In my current job where I sit we make enough money to support our store. But everywhere else... Like where I am about to go? I have just become a manager and have worked at several stores. So I know what to expect already. It is a very small workforce. Just me and 1 driver. 2 #ing people to run the sooner until 10.

This is getting ridiculous. But I am not scared anymore.

I jumped off a ship before... And this time e I feel like riding it all the way into Davy Jones' locker.

# it. I am tired of running away like everyone else.



posted on Sep, 8 2016 @ 02:22 PM
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I'm at work on my phone right now, so I can't respond to everyone, I will do that later when I get off work. I just wanted to say that, at the time I wrote my last post, I wasn't thinking about major accidents. Smaller fender benders and whatnot I could take care of myself just fine. I would not be able to replace someone's car if totalled, especially not any high-dollar Mercedes or Lexus or something, and I was not thinking of medical coverage or death, those are also thongs I would not be able to handle, obviously.

So, I rescind my previous statement now that I'm thinking with a clearer head and not one that's angry at State Farm for not accepting my emails for one job and arguing that another car is not damaged because they can't see it in the pictures.



posted on Sep, 8 2016 @ 02:32 PM
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a reply to: Aldakoopa

Three things.

First is insurance companies are bastards and sons of bitches. The industry is fuelled by screwing a captive market.

Second is have you thought of getting a Dropbox account for the business? You can send the insurers links to specific folders which will save you the time of emailing each image.

Third is you could upload HD footage to a file-sharing site (like Dropbox) and send them the links. Play about with the lighting/time of day so the dints and dings show up on the camera.

They're too big to challenge. It's 'roll with it or get rolled over.' Maybe a file hosting site will cut the crap and make your life a bit easier?



posted on Sep, 8 2016 @ 02:58 PM
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a reply to: Aldakoopa

Now what if...you invoiced the insurance company an amount for the picture taking, and administrative work. Every body shop I know of has mechanics, and maybe one administrator who is usually so busy invoicing and dealing with customers that there's no real time to keep up with the work of am insurance adjuster. So, a possible fix may be to hire your own insurance specialist?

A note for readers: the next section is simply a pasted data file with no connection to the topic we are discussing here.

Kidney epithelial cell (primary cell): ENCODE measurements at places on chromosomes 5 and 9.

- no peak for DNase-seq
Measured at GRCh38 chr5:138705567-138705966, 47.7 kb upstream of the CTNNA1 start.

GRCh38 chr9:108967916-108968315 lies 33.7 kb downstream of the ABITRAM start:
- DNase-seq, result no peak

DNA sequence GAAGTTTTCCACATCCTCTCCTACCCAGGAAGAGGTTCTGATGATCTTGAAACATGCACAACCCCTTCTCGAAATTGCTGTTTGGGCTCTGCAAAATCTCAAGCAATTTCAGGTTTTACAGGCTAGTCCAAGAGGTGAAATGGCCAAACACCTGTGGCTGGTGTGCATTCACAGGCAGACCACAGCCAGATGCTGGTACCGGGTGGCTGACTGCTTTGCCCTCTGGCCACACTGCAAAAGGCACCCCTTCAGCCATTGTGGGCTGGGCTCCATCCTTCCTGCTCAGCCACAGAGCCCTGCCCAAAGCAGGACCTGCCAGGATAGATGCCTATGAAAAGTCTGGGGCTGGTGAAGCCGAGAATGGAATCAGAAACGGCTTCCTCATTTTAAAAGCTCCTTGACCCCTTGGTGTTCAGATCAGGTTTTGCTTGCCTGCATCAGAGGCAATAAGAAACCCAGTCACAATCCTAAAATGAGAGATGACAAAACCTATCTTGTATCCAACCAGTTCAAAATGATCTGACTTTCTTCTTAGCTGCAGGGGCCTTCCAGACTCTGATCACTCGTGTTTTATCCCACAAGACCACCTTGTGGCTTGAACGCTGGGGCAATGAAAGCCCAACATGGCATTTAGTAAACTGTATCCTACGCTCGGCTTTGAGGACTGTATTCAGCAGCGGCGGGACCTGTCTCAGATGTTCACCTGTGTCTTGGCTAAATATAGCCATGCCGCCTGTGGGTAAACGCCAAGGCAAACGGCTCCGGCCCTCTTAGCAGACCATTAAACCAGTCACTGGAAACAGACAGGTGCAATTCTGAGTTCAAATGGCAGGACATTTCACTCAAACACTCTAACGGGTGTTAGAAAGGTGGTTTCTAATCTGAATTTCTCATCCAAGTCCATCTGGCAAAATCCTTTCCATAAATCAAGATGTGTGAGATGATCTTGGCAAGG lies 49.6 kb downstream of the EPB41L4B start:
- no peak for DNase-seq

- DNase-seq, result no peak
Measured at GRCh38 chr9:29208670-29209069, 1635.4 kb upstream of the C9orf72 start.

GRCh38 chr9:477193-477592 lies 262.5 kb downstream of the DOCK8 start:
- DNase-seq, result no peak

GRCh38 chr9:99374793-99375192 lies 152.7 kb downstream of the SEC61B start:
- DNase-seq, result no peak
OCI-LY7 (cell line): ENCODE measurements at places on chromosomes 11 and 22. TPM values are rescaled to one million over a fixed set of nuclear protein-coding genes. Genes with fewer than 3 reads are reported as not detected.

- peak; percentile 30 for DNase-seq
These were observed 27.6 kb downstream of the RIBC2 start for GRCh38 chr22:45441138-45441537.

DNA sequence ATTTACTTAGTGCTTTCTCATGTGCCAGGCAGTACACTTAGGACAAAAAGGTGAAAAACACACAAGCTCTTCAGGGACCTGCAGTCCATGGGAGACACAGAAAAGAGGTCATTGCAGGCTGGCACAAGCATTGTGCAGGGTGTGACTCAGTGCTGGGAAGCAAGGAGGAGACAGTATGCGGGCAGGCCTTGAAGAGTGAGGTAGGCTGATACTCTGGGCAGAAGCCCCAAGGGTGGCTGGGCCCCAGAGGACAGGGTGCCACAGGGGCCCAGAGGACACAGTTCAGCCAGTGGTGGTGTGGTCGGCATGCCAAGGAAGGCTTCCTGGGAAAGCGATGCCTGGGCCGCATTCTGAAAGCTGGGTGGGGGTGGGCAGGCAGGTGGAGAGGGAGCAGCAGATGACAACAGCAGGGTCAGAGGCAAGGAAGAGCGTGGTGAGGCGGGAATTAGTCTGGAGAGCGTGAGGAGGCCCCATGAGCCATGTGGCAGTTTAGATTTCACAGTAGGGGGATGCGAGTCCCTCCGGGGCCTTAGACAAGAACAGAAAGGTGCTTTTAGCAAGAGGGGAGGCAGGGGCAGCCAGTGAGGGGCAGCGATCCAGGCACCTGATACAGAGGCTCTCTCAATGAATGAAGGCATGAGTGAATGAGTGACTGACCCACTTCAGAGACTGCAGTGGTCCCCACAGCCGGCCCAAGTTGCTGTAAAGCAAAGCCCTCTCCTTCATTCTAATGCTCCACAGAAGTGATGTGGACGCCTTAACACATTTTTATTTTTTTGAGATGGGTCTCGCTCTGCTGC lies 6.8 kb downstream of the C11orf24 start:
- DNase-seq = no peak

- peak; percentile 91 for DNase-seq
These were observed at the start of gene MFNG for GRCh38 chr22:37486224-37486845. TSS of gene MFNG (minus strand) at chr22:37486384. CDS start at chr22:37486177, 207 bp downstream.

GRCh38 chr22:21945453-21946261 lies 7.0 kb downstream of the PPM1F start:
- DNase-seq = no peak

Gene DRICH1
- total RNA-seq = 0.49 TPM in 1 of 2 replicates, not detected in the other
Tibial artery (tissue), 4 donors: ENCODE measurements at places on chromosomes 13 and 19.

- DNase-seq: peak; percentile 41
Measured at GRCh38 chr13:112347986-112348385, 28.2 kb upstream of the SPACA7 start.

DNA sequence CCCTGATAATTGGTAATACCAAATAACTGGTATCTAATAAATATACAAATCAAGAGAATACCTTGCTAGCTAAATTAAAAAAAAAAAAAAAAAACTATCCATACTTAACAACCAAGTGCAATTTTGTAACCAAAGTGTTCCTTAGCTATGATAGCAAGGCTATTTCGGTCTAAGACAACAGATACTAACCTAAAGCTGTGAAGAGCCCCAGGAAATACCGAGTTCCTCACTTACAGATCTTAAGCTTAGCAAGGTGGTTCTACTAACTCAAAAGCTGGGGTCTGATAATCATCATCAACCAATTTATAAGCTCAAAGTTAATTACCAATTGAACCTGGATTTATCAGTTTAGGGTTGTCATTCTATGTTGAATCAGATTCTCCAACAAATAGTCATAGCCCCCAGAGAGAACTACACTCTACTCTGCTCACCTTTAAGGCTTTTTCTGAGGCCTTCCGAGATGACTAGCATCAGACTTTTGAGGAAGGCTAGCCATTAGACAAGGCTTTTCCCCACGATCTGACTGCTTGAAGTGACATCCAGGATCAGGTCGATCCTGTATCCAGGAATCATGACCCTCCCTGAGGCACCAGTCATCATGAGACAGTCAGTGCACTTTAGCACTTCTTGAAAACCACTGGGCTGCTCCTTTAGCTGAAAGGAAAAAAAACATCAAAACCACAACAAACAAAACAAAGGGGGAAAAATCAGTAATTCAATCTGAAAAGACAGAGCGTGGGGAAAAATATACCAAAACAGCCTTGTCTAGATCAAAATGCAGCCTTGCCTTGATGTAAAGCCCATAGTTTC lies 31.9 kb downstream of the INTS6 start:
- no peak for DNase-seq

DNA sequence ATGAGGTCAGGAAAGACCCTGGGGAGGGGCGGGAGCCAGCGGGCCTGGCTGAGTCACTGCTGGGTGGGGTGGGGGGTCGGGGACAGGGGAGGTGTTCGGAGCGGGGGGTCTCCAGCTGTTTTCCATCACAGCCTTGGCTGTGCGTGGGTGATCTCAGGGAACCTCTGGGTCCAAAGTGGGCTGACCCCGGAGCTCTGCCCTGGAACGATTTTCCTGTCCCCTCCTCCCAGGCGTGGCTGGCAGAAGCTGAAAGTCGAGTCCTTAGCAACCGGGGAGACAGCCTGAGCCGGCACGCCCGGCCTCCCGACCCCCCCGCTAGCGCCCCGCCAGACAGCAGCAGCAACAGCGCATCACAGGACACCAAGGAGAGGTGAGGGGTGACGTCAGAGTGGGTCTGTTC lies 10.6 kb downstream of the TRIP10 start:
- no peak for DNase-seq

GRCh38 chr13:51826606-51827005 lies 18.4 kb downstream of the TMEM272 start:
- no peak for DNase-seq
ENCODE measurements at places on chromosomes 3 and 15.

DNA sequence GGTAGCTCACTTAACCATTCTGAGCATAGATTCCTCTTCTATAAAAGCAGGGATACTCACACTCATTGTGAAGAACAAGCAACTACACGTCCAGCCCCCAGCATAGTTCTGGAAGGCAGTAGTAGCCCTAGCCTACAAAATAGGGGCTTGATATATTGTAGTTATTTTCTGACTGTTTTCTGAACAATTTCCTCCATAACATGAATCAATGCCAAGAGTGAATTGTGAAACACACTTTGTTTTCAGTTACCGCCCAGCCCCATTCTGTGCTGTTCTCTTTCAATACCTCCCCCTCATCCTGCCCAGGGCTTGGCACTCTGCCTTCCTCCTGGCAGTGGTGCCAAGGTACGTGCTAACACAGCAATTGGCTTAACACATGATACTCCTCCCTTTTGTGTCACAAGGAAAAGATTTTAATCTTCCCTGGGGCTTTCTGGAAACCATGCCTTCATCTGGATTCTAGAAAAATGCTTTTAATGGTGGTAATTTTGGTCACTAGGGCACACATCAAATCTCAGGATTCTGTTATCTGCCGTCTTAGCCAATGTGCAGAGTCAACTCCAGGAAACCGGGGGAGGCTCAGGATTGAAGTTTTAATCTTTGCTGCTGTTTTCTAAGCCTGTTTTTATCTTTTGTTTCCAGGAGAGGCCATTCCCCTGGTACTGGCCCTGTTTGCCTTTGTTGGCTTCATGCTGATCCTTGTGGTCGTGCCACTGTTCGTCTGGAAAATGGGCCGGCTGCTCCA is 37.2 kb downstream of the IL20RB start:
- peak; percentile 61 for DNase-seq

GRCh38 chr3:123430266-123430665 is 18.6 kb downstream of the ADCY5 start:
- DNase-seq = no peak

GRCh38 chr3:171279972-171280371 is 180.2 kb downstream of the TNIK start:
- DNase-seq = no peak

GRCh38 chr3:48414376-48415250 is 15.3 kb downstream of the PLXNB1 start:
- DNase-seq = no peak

There's the risk the insurance company says no, but there's a good chance they'll pay it. So you've created a job for someone and freed up time...and maybe saved a lot of frustration.



posted on Sep, 10 2016 @ 12:58 AM
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I'm going to try to reply to everybody all at once here, so bear with me. lol

I hadn't thought about a file hosting site or something like that. I doubt they would accept it, or at least not all of them. State Farm got upset that I put my attachments in a zip folder before, said I could only attach PDFs and JPEGs to the email. They have the smallest available attachment size and they're the pickiest about what you send them.

I've already lowered the resolution of the pictures I'm taking. I'm afraid to take it too far, as they have rejected some that were too low resolution before, even though I could still see the damage fine. I mean they didn't look low res or anything, they just didn't meet their standards I guess. I don't know what they want half the time. It's ridiculous.

I can't always control the lighting or time of day. Most of the jobs we get are still people's daily transportation, and a fender bender doesn't always keep you from being able to drive it. Insurance wants us to get as many parts painted beforehand anyway so they don't have to rent a vehicle as long, so we won't get the car to work on our time until we get parts and get ready for it. When the customer shows up for an estimate, that's it. If it's noon and the sun is shining bright, or if it's dark out at 5:00PM in the winter and raining. I have to deal with what comes my way.

As far as hiring someone else, we're just a small shop. It's my boss and I. We used to have another worker but he quit to be a fisherman as soon as he got a boat up and running. I'm not constantly doing these emails, but I do have to do several a month. The rest of the time I'm in the shop sanding, filling, painting, etc. just like any other day. Charging them an administrative fee would be funny though.